Repairing Sinkholes Around Stormwater Drains
No matter where a sinkhole happens, bad things can occur. However, when sinkholes occur around stormwater drains, it can cause big problems. Unfortunately, the areas around stormwater drains are prime locations for sinkholes to occur. All the water from rain, runoff, leaks, and other sources gathers at the drain, saturating the surrounding soil.
What Causes Sinkholes
Sinkholes are caused when the surrounding soil becomes oversaturated and the earth collapses. This can occur around stormwater drains when there are leaks in the pipe or culvert. The leaks can happen when the structure begins to deteriorate. The material that is used to seal the pipes can weaken, allowing stormwater to enter the surrounding soil. This material that seals the joints is called parging. If a stormwater drain isn’t closely monitored, the leak can start small and can cause damage for a while before it is noticed. Old or deteriorating joints aren’t the only way that a drain can begin to leak. The soil around the stormwater drain can settle, causing a problem. If the earth around the drain sinks, the pipe can shift, breaking joints or causing the drain to crack.
A sinkhole can quickly develop or it can take a long amount of time, depending on a variety of variables. The amount of water that flows through the pipe is the biggest factor, but the number, size, and location of the leaks also play a role. Large holes or cracks could appear in a drain, but they could go undetected until a large amount of water flows through and leaks into the surrounding soil.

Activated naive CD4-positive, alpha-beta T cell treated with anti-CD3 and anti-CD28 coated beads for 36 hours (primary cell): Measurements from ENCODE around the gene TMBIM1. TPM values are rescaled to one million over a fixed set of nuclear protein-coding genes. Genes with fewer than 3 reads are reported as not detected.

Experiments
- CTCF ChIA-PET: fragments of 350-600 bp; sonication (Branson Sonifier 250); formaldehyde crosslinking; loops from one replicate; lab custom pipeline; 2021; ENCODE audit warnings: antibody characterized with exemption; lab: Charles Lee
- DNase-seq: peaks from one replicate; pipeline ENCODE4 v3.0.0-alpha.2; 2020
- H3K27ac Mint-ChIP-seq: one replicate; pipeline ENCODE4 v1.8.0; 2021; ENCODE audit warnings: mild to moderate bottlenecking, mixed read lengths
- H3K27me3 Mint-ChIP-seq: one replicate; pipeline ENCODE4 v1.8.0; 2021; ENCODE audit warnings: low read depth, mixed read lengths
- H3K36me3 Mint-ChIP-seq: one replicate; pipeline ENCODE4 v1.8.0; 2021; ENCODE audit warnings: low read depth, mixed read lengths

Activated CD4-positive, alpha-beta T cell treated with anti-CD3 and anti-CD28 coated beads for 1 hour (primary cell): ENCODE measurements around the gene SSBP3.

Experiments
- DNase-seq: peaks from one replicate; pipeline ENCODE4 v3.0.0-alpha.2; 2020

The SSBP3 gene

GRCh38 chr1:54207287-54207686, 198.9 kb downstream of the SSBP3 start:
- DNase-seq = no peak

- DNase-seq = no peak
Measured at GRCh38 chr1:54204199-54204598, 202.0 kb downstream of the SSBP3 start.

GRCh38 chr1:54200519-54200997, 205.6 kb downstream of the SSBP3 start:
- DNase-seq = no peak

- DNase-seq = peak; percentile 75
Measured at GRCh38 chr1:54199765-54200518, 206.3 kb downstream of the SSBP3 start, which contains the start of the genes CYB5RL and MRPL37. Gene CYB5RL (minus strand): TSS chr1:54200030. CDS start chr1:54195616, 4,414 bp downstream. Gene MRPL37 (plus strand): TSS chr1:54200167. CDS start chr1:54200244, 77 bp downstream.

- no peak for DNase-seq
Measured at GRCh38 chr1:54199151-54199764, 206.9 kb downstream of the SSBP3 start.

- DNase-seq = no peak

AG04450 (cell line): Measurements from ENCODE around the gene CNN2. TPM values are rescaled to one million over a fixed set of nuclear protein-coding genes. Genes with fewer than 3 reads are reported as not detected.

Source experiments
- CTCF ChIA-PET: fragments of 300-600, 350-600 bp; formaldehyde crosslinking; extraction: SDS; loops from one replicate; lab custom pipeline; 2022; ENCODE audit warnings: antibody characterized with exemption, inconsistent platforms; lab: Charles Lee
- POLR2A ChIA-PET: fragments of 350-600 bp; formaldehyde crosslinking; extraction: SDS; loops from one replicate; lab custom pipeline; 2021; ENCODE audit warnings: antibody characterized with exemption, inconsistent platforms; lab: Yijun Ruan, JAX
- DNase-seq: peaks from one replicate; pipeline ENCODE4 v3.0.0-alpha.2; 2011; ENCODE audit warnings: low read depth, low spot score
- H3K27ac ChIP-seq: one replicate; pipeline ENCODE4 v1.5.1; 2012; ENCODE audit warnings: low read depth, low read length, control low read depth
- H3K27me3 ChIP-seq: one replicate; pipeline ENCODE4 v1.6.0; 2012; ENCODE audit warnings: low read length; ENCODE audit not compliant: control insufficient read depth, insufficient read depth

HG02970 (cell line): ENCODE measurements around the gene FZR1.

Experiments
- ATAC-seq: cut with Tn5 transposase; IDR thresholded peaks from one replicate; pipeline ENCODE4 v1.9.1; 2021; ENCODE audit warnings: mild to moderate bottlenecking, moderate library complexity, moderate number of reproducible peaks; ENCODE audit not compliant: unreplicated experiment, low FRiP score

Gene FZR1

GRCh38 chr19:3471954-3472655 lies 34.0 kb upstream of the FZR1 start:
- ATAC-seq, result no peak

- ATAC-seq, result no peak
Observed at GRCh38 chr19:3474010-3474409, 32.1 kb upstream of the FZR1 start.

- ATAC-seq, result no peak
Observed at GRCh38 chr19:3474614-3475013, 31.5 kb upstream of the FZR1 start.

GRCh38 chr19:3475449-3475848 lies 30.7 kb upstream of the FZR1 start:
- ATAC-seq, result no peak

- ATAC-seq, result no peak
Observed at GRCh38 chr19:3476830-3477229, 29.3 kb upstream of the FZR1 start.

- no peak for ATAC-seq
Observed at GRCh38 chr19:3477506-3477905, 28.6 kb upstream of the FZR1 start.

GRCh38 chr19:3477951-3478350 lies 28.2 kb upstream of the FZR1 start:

Repairing Leaks in Stormwater Drains
Just like there are a variety of causes for sinkholes around drains, there are a variety of solutions for repairing the links. A quick fix is to just fill the sinkhole with dirt, however, this doesn’t do anything about the cause of the sinkhole. The dirt will fill up the hole for a while, but the leak will eventually erode the soil and the sinkhole will reoccur.
Another ineffective repair method is to cover the joint with hydraulic cement. This also is a temporary fix. The water that initially removed the parging will probably remove the new joint seal and you’ll be back where you started. This repair may last for a while, but changes in temperatures and rainfall amounts can cause the joints to weaken and old leaks may happen, along with new leaks.
Now that we’ve covered what NOT to do, here’s how you should repair your stormwater drain. The best way is to use polyurethane foam to seal the leaks and joints, then fill in the sinkhole. The foam can do both tasks at the same time. When injecting the foam, the polyurethane enters the cracks, sealing them. The foam is hydrophobic, so it won’t erode or dissolve. This will last a lot longer than other methods of sinkhole repair.
Additionally, the foam will compress the loose soil, compacting it and making it stronger. Making the soil more stable will help prevent sinkholes from happening again. The curing time is around 15 minutes, so the repair can take effect quickly.
Contact Airlift Concrete Experts for Sinkhole Repair
If you are dealing with a sinkhole in or around a stormwater drain or elsewhere on your property, contact Airlift Concrete Experts today. We’ll inspect the situation and give you a free estimate of the solution. We look forward to making your property safe and stable.